[4] Accordingly, in the present case it was the duty of the trial judge to pronounce judgment on the robbery and burglary counts. Since we are obliged to reverse the judgment with respect to the kidnaping counts, the resulting posture of the case is that no judgment has been pronounced with respect to the counts on which a conviction was validly obtained. We do have the power, however, to remand the case under the circumstances for the purpose of the pronouncement of a judgment in accordance with the verdict of the jury on the valid convictions. (See In re Lee, 177 Cal. 690, 696 [171 P. 958]; People v. Kelley, 208 Cal. 387, 392 [281 P. 609]; People v. d'A Philippo, 140 Cal. App. 236, 239 [35 P.2d 134]; People v. Fuentes, 74 Cal. App. 2d 737, 742 [169 P.2d 391]; People v. Scott, 39 Cal. App. 128, 130 [178 P. 298].) fn. 1

[5] We are not unmindful of the provisions of Penal Code section 1202 providing that, unless judgment is rendered or pronounced within the time fixed or to which it is continued under Penal Code section 1191, the defendant is entitled to a new trial. Section 1202 has no application in a case in which a sentence has been imposed, even though that sentence is a void sentence. (In re Lee, supra, 177 Cal. 690, 696-697; People v. Scott, supra, 39 Cal. App. 128, 130.) [6] Moreover, we observe that if section 1191 is applicable the failure to pronounce judgment within the time limited by that section is not jurisdictional. (People v. Williams, 24 Cal. 2d 848, 850 [151 P.2d 244]; People v. Plaehn, 237 Cal. App. 2d 398, 400 [46 Cal. Rptr. 872]; People v. Mitman, 122 Cal. App. 2d 490, 497 [265 P.2d 105].) The error, in failing to comply with the time limits of section 1191, is procedural and does not require a new trial or reversal unless the delay results in a miscarriage of justice. (Cal. Const., art. VI, § 13; People v. Williams, supra; People v. French, 12 Cal. 2d 720, 773-774 [87 P.2d 1014]; People v. Plaehn, supra.) [7] In the present case defendant was found guilty of robbery and burglary. The trial court, [2 Cal. App. 3d 643] therefore, would have been justified in sentencing defendant to imprisonment in the state prison for the term prescribed by law for first degree robbery, to wit, for not less than five years. (Pen. Code, § 211.) The record discloses that execution of the sentence for kidnaping did not commence until after November 4, 1968. Accordingly, defendant has not been incarcerated for the minimum time under which he could have been imprisoned under a sentence for first degree robbery. We also note that the court below considered the matter of probation prior to pronouncement of judgment on the kidnaping counts and that it refused to grant probation. Moreover, the trial judge was apparently under the impression that since he had pronounced judgment on the kidnaping verdicts which carried the more severe penalty, to wit, life imprisonment with possibility of parole (Pen. Code, § 209), it was not necessary for him to impose sentence on the remaining crimes for which defendant had been found guilty. It is also apparent that if the kidnaping sentences were valid the trial judge, under the facts of the case, would have been obliged to stay the sentences for the robbery and burglary verdicts in order to obviate the multiple punishment proscription of Penal Code section 654. Under the decisions then interpreting Penal Code section 209 the trial judge was justified in imposing sentence for violation of that section. It is only because of the new interpretation placed by Daniels on the aspect of asportation previously declared in People v. Wein (1958) 50 Cal. 2d 383 [326 P.2d 457], that the remand in the present case is made necessary. We conclude, therefore, that no prejudice appears and that no miscarriage of justice has occurred.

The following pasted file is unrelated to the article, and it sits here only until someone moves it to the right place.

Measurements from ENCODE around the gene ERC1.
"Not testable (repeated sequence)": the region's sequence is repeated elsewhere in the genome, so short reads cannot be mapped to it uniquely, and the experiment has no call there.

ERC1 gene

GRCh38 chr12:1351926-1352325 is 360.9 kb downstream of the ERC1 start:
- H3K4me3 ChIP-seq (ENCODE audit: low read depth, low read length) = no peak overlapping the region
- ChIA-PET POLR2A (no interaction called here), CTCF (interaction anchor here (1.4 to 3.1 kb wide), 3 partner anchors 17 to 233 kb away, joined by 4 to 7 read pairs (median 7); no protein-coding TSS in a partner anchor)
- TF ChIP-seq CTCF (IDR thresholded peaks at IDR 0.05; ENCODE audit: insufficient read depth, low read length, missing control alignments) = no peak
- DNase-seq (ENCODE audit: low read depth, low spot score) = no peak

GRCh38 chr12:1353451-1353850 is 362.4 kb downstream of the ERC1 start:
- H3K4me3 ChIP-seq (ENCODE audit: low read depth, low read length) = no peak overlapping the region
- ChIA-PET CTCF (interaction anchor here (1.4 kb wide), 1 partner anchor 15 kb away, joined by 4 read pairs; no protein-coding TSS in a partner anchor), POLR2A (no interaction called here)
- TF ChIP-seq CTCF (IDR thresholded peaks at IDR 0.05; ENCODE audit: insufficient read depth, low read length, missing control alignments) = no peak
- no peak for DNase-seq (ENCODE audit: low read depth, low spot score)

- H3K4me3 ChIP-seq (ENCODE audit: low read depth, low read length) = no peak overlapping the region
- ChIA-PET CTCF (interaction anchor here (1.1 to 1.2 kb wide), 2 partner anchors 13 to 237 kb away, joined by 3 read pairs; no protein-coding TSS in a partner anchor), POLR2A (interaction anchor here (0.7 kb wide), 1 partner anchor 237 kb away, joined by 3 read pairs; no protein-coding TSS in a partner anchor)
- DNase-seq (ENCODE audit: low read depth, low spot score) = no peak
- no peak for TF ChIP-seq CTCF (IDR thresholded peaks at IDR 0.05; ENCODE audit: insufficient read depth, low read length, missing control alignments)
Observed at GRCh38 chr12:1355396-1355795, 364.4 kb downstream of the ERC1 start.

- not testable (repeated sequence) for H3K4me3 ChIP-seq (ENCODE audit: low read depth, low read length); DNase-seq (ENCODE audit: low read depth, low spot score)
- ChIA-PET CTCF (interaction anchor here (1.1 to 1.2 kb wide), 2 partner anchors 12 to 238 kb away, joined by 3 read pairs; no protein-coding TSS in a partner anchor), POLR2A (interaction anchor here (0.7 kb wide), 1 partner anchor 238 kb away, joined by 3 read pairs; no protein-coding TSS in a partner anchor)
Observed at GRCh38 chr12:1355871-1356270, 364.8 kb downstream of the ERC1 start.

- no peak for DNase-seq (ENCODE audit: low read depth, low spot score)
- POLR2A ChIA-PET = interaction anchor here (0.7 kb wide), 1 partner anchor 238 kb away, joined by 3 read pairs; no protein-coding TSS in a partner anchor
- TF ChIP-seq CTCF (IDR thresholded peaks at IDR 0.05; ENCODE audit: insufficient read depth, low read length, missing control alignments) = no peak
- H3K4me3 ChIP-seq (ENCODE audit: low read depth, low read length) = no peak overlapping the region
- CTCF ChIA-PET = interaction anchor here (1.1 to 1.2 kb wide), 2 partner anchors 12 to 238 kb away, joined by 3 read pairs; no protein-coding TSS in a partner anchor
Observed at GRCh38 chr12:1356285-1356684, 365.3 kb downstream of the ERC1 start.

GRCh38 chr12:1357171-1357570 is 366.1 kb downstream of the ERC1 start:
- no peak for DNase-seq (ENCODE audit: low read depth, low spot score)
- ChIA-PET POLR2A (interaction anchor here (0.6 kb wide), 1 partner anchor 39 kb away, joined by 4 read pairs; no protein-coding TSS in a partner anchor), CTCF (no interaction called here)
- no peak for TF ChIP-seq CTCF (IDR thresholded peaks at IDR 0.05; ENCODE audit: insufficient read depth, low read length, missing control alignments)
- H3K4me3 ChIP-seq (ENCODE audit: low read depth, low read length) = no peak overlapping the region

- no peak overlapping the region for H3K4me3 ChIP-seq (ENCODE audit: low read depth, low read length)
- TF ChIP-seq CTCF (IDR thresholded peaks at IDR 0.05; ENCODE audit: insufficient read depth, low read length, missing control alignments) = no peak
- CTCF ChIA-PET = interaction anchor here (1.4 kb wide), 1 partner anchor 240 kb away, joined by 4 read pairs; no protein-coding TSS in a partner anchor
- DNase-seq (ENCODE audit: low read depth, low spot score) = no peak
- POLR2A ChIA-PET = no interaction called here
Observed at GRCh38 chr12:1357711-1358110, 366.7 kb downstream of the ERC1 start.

The judgment on the kidnaping counts (counts III and IV of the information) is reversed. It is ordered that the Director of Corrections deliver defendant to the Sheriff of the County of Solano, to whose custody he is remanded, for judgment by the superior court upon the conviction for robbery (counts I and II of the information) and burglary (count V of the information).

Sims, J., and Elkington, J., concurred.

FN 1. In People v. Superior Court, supra, 202 Cal. App. 2d 850, 855, it was held that where there is a plea or verdict of guilty, mandate lies to compel the superior court to pronounce judgment on the defendant where the trial court fails or refuses to do so.